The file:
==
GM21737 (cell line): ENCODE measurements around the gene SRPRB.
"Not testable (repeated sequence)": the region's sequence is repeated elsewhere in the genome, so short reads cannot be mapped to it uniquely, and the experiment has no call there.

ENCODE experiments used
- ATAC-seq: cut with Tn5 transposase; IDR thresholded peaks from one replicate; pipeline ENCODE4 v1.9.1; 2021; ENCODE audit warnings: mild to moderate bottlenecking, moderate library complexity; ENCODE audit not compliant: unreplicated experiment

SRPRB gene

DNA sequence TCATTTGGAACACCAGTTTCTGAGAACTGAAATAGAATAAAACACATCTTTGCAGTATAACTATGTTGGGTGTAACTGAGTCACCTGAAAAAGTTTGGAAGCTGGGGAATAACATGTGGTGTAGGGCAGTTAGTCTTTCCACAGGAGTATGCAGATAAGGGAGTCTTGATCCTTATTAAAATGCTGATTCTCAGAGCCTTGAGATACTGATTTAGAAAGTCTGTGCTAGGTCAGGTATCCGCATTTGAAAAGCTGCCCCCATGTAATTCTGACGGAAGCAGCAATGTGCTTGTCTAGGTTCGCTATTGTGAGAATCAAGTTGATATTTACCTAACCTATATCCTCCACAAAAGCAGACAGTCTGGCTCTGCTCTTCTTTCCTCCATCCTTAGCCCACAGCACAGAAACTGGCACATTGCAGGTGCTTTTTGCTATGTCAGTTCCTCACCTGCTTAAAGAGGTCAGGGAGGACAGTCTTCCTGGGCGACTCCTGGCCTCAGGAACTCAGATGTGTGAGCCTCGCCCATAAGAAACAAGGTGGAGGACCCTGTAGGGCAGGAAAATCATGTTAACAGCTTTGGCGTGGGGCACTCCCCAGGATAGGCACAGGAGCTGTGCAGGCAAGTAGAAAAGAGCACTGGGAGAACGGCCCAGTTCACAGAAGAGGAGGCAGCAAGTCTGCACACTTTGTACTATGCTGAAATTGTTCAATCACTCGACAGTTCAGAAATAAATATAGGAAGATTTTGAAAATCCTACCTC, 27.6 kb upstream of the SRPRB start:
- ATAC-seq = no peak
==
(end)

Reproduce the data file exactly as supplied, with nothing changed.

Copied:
GM21737 (cell line): ENCODE measurements around the gene SRPRB.
"Not testable (repeated sequence)": the region's sequence is repeated elsewhere in the genome, so short reads cannot be mapped to it uniquely, and the experiment has no call there.

ENCODE experiments used
- ATAC-seq: cut with Tn5 transposase; IDR thresholded peaks from one replicate; pipeline ENCODE4 v1.9.1; 2021; ENCODE audit warnings: mild to moderate bottlenecking, moderate library complexity; ENCODE audit not compliant: unreplicated experiment

SRPRB gene

DNA sequence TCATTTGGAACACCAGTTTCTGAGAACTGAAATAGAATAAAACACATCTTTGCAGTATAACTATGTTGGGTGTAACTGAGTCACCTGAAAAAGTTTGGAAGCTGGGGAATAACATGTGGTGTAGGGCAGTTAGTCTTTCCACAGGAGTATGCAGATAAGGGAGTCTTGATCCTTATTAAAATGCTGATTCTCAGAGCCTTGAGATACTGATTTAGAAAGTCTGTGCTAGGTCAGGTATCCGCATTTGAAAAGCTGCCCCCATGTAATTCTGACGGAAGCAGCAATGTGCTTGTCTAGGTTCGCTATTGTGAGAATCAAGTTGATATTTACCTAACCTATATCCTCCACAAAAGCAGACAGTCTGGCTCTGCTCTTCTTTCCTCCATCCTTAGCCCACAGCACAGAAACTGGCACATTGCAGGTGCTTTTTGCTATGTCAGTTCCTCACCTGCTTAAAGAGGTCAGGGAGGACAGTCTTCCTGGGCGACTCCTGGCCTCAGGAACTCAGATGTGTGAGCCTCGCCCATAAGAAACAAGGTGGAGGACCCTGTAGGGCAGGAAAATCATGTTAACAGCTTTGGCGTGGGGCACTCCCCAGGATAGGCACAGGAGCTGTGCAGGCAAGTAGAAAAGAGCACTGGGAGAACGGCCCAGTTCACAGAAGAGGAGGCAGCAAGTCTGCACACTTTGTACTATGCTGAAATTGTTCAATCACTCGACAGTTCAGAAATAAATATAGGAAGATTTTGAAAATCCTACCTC, 27.6 kb upstream of the SRPRB start:
- ATAC-seq = no peak